Current Research TopicsA more detailed description of my research and publications are given on my Device modelling webpage
My research groupIan Thompson, organic devices (Extmos)
Simon O’Kane, perovskite solar cells (Supersolar)
Alex Daniels, organic transport (Supersolar)
James Cave, perovskite solar cells (CDT-PV)
Tom McManus, organic transport and proteins (University HPC studentship)
Alex Smith, organic solar cells (CDT-PV)
Solar cellsSolar cells are devices that produce electricity from the sun's energy through the creation and subsequent dissociation of an exciton. The way in which they work is similar to natural photosynthesis.
What types are there?There are several solar cell technologies and in each, the light-active component and other cell materials are different.
Click here to access a website where the motivation for my research on cheaper, flexible and sustainable solar cells is discussed with Petra Cameron and Aron Walsh. A 6 minute video has been filmed on our work that can be seen on that website and can also be found by clicking here.
Organic solar cells consist of layers and/or blends of organic materials. Organic Photovoltaic Cell, OPV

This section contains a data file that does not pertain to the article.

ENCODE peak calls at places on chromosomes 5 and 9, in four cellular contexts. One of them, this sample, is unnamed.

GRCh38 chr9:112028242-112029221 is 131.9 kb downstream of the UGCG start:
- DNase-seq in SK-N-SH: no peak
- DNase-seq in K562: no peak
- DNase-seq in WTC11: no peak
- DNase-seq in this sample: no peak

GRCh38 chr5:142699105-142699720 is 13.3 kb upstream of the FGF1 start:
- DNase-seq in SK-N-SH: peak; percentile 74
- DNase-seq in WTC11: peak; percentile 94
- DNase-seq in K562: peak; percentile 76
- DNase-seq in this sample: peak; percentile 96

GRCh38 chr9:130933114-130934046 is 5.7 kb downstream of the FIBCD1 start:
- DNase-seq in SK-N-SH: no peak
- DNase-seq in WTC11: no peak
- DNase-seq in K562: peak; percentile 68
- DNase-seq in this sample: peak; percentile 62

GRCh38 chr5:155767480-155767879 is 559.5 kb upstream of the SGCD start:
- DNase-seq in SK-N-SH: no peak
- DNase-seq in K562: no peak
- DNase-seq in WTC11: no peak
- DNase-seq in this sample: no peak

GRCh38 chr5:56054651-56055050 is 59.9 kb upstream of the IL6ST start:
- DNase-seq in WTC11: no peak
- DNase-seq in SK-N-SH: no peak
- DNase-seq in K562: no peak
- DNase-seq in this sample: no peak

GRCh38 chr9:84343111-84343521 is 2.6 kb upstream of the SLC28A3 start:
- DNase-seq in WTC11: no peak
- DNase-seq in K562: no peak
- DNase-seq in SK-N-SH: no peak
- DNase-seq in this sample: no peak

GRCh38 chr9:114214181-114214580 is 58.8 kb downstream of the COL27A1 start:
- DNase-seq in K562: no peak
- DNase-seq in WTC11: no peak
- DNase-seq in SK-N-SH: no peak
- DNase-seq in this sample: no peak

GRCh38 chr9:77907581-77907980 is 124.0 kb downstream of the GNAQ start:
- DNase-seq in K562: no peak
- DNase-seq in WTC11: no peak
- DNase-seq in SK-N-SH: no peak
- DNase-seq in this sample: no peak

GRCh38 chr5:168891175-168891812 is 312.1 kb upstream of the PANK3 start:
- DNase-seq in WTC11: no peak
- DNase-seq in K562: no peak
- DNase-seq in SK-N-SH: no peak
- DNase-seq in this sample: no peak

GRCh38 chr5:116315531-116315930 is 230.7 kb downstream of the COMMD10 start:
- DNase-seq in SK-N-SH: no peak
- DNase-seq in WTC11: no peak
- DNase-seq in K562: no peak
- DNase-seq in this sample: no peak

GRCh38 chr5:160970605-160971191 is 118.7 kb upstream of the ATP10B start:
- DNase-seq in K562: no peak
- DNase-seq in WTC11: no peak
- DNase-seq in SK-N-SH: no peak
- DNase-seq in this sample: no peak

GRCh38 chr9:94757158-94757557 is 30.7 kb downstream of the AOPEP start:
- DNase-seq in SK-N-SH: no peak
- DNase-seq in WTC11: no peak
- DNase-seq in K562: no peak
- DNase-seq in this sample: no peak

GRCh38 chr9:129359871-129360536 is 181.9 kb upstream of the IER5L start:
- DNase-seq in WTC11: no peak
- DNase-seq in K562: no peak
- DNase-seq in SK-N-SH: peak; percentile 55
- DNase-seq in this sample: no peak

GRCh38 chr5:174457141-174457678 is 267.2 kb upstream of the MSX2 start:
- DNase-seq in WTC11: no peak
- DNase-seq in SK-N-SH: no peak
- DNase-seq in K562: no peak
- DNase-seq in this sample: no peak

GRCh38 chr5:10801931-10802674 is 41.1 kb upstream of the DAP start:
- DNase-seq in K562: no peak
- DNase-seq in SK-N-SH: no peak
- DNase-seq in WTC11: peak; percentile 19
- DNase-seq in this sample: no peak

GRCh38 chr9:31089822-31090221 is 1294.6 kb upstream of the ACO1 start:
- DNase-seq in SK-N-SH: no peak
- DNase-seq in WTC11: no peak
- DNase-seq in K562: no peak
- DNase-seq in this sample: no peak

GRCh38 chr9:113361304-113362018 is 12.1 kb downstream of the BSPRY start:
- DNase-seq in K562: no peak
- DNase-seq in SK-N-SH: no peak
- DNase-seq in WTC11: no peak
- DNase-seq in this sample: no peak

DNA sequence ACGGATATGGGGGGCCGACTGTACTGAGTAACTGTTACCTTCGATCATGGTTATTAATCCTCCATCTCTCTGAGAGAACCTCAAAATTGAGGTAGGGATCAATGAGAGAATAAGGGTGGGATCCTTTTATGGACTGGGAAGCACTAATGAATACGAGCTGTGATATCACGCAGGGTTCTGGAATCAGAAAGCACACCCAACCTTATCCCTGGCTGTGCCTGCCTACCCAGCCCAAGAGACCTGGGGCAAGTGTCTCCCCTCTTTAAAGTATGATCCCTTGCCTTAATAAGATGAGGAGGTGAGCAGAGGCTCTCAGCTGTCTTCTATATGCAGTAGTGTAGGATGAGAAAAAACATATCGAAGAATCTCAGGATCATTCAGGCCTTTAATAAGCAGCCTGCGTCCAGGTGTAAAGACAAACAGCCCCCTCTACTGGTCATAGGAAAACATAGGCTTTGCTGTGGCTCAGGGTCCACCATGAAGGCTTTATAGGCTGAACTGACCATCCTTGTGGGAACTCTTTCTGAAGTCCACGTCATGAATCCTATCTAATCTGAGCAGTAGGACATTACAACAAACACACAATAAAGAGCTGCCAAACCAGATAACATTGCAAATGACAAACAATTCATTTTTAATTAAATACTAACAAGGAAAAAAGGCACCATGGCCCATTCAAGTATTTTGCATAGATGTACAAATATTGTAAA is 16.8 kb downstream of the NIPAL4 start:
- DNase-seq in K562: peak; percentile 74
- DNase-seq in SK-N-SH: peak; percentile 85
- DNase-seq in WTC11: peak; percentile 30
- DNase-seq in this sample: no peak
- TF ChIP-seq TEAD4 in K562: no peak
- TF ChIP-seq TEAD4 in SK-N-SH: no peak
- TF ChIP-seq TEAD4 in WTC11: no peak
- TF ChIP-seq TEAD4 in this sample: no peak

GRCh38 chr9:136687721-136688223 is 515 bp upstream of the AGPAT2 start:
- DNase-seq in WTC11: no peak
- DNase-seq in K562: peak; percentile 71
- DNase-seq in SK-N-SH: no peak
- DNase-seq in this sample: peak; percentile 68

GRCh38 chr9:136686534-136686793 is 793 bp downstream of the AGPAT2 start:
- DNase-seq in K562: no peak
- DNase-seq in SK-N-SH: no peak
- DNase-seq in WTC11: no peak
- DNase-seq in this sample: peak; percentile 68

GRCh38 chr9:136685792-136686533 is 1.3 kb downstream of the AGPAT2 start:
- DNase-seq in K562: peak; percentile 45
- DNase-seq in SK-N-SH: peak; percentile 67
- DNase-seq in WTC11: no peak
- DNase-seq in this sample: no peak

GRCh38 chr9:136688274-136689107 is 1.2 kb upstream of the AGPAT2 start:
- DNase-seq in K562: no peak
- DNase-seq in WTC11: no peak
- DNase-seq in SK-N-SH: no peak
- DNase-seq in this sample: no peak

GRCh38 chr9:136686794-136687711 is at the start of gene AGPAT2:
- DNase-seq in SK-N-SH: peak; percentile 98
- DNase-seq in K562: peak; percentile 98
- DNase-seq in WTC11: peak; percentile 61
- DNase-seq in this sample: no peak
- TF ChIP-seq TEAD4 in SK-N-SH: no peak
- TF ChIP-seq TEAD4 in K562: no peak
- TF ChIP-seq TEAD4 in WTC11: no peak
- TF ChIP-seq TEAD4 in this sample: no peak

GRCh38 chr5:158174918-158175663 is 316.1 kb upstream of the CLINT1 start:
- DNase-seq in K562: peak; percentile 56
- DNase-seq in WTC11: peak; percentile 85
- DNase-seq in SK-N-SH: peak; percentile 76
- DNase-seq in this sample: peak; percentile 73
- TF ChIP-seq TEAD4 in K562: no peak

Hybrid solar cell These solar cells consist of a mixture of organic and inorganic materials.
With Petra Cameron's group in the Department of Chemistry, we have a large research effort on perovskite solar cells
Image of perovskite tin cells courtesy of University of Oxford.
The Solar Spark solar power education website
We're all taught at school that plastic is an insulator, but certain polymers do conduct electricity. Unlike silicon-based electronics, organic electronics are relatively low performance but cheap and flexible. And when they conduct, they sometimes give off light, used in displays, or convert light to current used in photovoltaics.
What devices are there?
Organic Field Effect Transistors
used in smart packaging, brand protection, security, smartcards, distribution tagging and Radio Frequency Identification Devices, interactive media, disposable electronics, and (flexible) display backplanes.
Incorporation of flexible electronics in textiles can be used in
clothing for the public services.
Organic devices are being developed that can restore or replace functions of the human body through managing the interface between electronic devices and cells, tissues and organs.
At the University of Bath, I work closely with the Molecular Optolectronics group headed by Dr Enrico Da Como.
Useful LinksIDTechEx Printed electronics news
OLED-Info OLED TVs, displays and lighting
Undergraduate teachingUntil 2015-16 I taught
PH30056 Computational Physics B
2009-2013 I was external Examiner for Nottingham University School of Physics & Astronomy Degrees
2007-12 I was Director of Studies for the University of Bath Mathematics and Physics Degree